PhD candidate in Islamic Civilisation and Contemporary Issues at the Sultan Omar ‘Ali Saifuddien Centre for Islamic Studies (SOASCIS) Muhammad Adil Iqbal and Associate Professor of Islamic Spirituality, Ethics and Education at SOASCIS Shaikh Abdul Mabud, recently published ‘The Challenge of the Fourth Industrial Revolution in an Islamic System of Governance’ in the Journal of Islamic Governance.
The article is a descriptive and conceptual study, serving as an academic and scholarly effort, intending to highlight and analyse issues arising from the interaction of Muslim societies and governments with emerging technological change, the Fourth Industrial Revolution (4th IR), contemporary globalisation and consequences of the COVID-19 pandemic.
It also serves as a follow-up from the Islamic Governance annual Symposium, an Institute for Policy Studies’ endeavour to provide and promote a platform for dialogue pertaining to an Islamic System of Governance and continue the conversation on the concept of Islamic Governance.
Muhammad Adil Iqbal and Shaikh Abdul Mabud wrote that advancements in artificial intelligence (AI), robotics, neural interfaces, artificial organs and systems, automation, virtual and augmented reality and machine learning hold great promise for creating potential opportunities and access to knowledge.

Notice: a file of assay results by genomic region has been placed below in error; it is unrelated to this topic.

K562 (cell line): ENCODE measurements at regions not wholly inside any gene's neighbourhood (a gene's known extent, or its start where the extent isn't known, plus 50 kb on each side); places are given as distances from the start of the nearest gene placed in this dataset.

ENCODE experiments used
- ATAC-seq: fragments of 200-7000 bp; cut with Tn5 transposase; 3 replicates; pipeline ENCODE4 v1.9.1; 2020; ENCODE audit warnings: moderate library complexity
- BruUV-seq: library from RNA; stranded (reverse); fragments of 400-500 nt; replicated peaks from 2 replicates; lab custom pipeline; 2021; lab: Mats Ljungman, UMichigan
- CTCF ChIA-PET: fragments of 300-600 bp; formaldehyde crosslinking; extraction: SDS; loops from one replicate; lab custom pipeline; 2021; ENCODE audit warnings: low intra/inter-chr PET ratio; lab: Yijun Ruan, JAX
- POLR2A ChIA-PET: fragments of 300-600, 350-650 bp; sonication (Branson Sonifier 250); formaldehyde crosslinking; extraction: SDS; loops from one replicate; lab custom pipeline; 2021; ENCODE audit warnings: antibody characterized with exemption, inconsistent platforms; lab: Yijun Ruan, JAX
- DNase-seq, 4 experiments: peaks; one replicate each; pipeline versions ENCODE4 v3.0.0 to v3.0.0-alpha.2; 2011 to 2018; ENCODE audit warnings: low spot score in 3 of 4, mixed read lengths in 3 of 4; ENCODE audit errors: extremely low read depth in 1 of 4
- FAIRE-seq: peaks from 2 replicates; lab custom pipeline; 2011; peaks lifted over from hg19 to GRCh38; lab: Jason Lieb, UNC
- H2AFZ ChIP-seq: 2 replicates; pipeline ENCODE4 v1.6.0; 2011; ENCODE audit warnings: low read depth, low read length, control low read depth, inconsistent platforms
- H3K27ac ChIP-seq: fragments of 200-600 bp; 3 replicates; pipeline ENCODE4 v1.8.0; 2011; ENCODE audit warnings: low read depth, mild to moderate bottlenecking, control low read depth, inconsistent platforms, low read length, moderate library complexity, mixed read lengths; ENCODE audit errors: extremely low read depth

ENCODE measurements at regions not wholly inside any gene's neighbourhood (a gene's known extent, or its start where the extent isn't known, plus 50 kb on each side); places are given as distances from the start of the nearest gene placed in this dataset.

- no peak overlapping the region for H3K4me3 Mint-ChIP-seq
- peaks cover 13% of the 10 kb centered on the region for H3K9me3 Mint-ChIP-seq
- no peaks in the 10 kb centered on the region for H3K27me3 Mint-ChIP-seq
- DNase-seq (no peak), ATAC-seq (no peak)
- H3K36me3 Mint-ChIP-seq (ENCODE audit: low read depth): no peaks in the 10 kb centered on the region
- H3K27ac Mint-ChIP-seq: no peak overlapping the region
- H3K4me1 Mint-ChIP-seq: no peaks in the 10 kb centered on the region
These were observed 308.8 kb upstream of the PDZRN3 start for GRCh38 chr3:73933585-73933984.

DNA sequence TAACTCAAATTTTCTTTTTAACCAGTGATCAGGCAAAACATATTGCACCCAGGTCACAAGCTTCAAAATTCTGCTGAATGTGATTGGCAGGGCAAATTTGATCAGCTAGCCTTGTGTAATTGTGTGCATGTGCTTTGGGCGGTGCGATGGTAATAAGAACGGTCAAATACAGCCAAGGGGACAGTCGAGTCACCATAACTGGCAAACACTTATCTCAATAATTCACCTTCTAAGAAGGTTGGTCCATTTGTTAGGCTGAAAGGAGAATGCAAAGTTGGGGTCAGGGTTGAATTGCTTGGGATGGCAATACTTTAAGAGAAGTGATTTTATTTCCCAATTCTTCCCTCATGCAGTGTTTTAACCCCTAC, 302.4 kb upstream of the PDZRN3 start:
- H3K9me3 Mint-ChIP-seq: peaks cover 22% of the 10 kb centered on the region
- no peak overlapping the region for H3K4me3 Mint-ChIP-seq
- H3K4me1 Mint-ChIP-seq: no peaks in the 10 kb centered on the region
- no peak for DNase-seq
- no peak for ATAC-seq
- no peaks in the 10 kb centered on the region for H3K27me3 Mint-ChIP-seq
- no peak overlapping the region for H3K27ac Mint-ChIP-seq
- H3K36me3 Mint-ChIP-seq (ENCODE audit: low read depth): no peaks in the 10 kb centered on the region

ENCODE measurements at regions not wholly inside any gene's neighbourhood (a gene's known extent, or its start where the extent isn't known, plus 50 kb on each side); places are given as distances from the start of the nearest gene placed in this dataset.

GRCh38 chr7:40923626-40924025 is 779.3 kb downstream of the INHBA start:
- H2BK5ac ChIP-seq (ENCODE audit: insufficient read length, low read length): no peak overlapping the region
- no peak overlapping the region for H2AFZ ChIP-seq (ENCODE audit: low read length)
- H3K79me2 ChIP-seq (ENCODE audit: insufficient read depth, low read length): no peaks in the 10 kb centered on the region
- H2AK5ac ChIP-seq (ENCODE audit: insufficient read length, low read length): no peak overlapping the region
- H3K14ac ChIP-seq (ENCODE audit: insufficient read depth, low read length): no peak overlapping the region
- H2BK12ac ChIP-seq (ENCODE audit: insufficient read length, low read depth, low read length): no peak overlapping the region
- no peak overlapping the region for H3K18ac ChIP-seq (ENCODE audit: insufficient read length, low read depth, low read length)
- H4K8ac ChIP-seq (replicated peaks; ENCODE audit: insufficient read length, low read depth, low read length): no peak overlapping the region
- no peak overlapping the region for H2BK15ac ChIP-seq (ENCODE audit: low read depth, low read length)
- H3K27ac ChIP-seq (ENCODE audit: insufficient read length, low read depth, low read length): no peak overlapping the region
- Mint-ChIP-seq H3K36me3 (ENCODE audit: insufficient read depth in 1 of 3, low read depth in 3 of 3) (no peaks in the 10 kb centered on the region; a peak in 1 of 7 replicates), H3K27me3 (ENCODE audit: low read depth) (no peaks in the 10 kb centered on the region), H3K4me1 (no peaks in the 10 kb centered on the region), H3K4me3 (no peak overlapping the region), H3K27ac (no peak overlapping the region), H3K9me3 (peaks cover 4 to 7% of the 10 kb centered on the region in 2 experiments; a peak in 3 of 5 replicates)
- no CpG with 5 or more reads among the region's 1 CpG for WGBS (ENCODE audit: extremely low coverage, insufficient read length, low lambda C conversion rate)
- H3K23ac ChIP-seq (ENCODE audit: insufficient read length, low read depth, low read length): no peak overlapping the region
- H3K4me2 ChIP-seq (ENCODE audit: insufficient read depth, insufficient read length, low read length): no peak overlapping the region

“These technological innovations may revolutionise production processes and enhance living standards, particularly in developing Muslim countries,” the article states.
Examples laid out by the authors are advancements in biotechnology, genetic engineering and technology, in which the struggle to reverse all human ailments and decelerate ageing goes on.
However, observations by various scholars, writers, and world leaders find that the globalisation of the 4th IR appears to pose many challenges, transformations and instabilities among societies and governments all over the world, particularly for the Muslim masses and the Islamic system of governance with far-reaching consequences for culture, religion and politics.
The article recognised this to represent a major problematic issue for the future of Islamic civilisation and called for well-planned preparation without compromising the basic tenets of Islam.
These technologies may increase human capabilities, achieve a revolutionary understanding of human nature, and may radically expand human cognitive abilities.
“Such technological advancements will have severed theological or religious implications,” the article said.
“There remains a need for academic and intellectual emphasis on this issue in order to enlighten Muslim masses for a better understanding of emerging technological change and the Fourth Industrial Revolution,” the authors stated, emphasising the importance of a dialogue.
The article sets to invoke for the 4th IR to preserve the faith, acquire a balance between spiritual and material aspects of human life, and rise above personal profits and gains.
“Muslim societies and managers of an Islamic system of governance must strive to chart their own destiny, spawning a revival,” the authors said, calling on Muslim societies and the system of Islamic governance to play their pivotal roles to achieve this.